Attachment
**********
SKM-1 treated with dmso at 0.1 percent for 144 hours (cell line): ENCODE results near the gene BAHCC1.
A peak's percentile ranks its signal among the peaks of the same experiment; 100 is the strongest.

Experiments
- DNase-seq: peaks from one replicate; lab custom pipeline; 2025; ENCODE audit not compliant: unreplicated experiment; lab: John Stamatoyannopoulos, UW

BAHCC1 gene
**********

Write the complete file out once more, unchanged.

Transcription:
SKM-1 treated with dmso at 0.1 percent for 144 hours (cell line): ENCODE results near the gene BAHCC1.
A peak's percentile ranks its signal among the peaks of the same experiment; 100 is the strongest.

Experiments
- DNase-seq: peaks from one replicate; lab custom pipeline; 2025; ENCODE audit not compliant: unreplicated experiment; lab: John Stamatoyannopoulos, UW

BAHCC1 gene